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Do Firearms Provisions Protect Treaty Hunting Rights?

SASKATCHEWAN INDIAN      JULY-AUGUST 1994      v23 n06 p11  
Parliament's recent amendments of the Criminal Code firearms revisions have raised the issue of their effect on treaty Indians, particularly hunting rights.

The Province of Saskatchewan is responsible for administering the federal law. At the same time, it recognizes the fundamental importance of Treaty hunting rights, and wishes to administer the federal provisions in a way that is consistent with treaty rights. The federal provisions exempt subsistence hunters from some of the key provisions and while these exemptions do not expressly apply to treaty hunting rights, they should address many of the concerns.

The basic principle of the firearms provision is that to acquire a firearm, a person must have a Firearms Acquisition Certificate (F.A.C.).

Individuals who already have firearms do not need an F.A.C. unless they wish to acquire additional firearms. After September 1, 1994, an F.A.C. can only be obtained by taking an approved course or by being certified by a firearms officer. Only those owning firearms since January 1, 1979 are eligible for certification.

the fee is waived for "a person who requires a firearm to hunt or trap in order to sustain himself or his family

It is an offence to lend a firearm to a person who does not produce an F.A.C. However, this does not apply to the loan of a firearm "to a person who requires a firearm to hunt or trap in order to sustain himself or his family".

If a person wishes to acquire firearm permanently, rather than borrowing it from someone else, an F.A.C. is required. However, the fee is waived for "a person who requires a firearm to hunt or trap in order to sustain himself or is family".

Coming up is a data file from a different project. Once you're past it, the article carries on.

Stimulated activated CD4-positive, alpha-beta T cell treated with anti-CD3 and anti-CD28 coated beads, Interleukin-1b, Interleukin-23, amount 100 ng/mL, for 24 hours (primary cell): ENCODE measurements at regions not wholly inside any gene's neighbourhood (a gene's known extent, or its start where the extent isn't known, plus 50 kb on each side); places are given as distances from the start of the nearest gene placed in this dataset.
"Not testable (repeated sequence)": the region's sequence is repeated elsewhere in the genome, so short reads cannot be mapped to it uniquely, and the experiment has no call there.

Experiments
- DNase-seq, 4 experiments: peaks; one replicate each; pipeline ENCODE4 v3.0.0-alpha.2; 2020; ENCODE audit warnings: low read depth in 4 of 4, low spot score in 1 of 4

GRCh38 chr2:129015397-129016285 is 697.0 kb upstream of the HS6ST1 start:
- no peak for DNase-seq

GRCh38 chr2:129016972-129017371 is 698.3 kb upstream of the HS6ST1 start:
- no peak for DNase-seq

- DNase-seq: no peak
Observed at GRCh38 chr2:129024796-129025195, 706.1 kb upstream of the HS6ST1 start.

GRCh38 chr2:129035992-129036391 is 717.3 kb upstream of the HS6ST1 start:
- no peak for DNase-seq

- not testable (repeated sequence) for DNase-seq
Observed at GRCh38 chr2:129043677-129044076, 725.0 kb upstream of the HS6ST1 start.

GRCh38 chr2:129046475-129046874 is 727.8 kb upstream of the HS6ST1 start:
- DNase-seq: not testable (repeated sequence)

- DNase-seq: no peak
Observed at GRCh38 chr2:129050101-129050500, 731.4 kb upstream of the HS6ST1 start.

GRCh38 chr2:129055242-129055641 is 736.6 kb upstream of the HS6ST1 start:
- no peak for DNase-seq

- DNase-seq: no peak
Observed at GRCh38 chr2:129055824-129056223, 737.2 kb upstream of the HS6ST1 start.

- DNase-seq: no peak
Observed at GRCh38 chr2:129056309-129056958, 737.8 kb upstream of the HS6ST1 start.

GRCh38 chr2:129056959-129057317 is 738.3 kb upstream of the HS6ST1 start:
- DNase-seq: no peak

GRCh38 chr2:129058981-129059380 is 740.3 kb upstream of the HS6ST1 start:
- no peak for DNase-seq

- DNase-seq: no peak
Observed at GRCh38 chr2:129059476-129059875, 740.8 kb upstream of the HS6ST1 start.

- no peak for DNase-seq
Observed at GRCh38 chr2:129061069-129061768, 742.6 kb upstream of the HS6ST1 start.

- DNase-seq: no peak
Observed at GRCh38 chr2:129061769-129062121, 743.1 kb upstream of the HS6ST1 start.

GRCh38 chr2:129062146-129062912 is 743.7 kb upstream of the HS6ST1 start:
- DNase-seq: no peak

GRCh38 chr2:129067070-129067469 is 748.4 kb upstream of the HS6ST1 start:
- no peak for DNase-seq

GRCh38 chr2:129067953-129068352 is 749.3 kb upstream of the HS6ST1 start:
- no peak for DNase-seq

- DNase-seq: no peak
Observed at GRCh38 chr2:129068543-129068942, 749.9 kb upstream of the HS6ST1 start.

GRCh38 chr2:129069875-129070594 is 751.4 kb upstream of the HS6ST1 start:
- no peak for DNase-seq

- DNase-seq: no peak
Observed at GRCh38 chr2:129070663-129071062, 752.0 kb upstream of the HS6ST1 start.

Normally, an F.A.C. will not be issued to a person under 18. However, a local firearms officer can issue a possession permit to a person under 18 "who hunts or traps as a way of life", and who "needs to hunt or trap in order to sustain the person or the person's family.

Though the firearm provisions do not expressly state exemption for Treaty Indians, the exemptions are tied to the activities of the individual who must "hunt and trap in order to sustain himself or his family" and therefore a Treaty Indian exercising his or her Treaty hunting rights for subsistence purposes will come within the exemption. However, there may be some uncertainty regarding the interpretation of "sustain". Does it mean someone whose full-time activity is trapping or hunting, or does it also include individuals who rely on trapping and hunting to supplement income and food from other resources? This is an issue which may be left to the courts to settle. However, the Province favours a broad interpretation of "sustain".

Another point which has been raised is whether the firearms provisions violate Treaty rights by restricting access to hunting weapons. The Province considers these provisions to be safety-oriented, and therefore should not be considered to infringe on Treaty rights.

Regarding safety courses, the Attorney General is responsible for approving safety courses. The Department of Justice has decided that it will not be providing courses directly, but instead will approve courses taught by the Saskatchewan Association of Firearms Education (S.A.F.E.) as long as they meet Criminal Code requirements which are that the course must deal, with the safe handling, use of and laws relating to firearms.

The Department would be pleased to see First Nations involved in teaching firearms safety, and is willing to train First Nations individuals to become instructors. The training could be delivered by these instructors either through S. A. F. E. or through a First Nations educational institution using course material that meets with Criminal Code requirements.